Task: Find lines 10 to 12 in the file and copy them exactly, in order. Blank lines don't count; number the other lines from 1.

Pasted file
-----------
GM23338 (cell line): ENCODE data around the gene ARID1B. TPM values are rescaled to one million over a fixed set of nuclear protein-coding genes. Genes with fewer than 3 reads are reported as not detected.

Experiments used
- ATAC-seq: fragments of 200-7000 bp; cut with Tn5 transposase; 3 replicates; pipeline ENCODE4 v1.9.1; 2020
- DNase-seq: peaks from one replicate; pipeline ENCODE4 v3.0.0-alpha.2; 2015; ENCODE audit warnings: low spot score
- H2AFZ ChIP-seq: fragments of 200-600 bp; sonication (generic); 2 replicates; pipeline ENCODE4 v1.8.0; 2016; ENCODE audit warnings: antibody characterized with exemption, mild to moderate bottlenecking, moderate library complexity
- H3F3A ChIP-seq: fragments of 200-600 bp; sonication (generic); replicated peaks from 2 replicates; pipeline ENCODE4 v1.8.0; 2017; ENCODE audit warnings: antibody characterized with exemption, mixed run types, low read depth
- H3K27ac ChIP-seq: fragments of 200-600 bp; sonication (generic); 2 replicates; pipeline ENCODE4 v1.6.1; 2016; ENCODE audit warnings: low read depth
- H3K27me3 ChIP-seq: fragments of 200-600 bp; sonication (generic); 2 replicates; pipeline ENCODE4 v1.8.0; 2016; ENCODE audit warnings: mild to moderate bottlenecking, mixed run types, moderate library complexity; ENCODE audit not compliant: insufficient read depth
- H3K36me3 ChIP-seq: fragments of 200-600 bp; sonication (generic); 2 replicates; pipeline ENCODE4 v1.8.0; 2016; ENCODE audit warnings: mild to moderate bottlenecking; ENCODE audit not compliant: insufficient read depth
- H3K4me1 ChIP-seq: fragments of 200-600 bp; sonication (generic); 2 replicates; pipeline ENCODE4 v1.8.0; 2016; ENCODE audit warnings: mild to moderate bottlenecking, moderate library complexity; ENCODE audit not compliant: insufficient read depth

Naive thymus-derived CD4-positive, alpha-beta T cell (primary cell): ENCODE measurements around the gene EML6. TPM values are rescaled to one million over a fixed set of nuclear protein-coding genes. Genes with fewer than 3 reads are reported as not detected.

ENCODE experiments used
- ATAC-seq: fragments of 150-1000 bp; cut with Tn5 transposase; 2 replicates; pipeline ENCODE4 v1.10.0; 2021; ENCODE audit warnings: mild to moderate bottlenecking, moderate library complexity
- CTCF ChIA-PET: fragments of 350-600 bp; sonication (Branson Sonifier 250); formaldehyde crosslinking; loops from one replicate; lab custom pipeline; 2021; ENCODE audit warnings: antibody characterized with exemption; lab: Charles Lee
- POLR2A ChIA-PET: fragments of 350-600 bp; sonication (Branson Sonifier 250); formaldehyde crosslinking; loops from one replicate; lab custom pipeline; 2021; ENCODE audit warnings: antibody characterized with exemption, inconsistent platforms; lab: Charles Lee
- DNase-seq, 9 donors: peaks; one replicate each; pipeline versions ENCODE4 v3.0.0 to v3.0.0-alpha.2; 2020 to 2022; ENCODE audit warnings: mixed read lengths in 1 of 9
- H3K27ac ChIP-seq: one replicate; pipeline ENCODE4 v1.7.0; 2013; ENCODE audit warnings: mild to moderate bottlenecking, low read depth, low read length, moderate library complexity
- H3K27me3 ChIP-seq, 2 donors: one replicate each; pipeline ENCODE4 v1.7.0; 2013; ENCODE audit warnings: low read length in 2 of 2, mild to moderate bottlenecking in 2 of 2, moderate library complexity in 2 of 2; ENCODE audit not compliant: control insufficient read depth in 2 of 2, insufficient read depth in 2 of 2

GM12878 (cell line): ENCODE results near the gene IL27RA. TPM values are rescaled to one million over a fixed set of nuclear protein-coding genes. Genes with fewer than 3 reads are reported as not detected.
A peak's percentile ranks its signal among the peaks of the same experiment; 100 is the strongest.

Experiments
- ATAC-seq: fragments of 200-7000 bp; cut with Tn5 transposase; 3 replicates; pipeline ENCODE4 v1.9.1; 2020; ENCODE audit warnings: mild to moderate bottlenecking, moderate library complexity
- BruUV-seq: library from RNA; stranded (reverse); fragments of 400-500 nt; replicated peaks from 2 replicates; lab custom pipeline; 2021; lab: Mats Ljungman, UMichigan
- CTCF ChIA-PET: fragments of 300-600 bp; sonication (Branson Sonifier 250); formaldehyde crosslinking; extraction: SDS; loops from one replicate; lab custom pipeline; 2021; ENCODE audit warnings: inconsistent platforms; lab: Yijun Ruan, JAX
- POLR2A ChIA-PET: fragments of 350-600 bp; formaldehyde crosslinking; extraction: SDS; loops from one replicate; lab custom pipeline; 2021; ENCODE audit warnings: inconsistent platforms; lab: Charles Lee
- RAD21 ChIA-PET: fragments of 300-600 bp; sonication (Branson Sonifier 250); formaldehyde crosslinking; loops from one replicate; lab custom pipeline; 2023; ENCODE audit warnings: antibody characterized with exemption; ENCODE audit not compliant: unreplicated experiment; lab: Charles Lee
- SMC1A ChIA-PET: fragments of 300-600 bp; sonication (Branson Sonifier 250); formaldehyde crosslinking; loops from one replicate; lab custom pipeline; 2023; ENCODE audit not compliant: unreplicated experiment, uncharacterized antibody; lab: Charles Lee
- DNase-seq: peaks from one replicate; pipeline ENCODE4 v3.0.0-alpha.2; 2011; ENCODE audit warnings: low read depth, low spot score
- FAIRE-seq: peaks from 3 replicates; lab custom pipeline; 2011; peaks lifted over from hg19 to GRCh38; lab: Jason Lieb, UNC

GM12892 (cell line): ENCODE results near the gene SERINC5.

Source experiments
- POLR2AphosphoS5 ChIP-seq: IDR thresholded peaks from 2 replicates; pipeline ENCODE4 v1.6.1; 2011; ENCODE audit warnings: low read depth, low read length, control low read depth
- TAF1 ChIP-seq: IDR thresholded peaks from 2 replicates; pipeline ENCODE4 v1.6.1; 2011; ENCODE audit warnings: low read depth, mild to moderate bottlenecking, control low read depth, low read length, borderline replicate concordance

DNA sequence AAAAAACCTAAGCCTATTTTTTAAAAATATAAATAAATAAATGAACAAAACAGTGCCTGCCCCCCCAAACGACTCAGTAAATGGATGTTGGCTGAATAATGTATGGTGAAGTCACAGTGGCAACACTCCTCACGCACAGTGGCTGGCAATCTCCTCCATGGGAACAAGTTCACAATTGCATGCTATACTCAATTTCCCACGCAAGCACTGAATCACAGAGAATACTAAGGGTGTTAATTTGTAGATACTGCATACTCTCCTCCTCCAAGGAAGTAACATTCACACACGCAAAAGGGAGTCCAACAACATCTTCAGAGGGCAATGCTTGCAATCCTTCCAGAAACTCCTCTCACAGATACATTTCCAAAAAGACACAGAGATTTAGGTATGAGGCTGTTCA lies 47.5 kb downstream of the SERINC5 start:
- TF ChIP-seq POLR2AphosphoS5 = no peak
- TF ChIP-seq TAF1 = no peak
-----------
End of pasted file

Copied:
- H3K4me1 ChIP-seq: fragments of 200-600 bp; sonication (generic); 2 replicates; pipeline ENCODE4 v1.8.0; 2016; ENCODE audit warnings: mild to moderate bottlenecking, moderate library complexity; ENCODE audit not compliant: insufficient read depth

Naive thymus-derived CD4-positive, alpha-beta T cell (primary cell): ENCODE measurements around the gene EML6. TPM values are rescaled to one million over a fixed set of nuclear protein-coding genes. Genes with fewer than 3 reads are reported as not detected.

ENCODE experiments used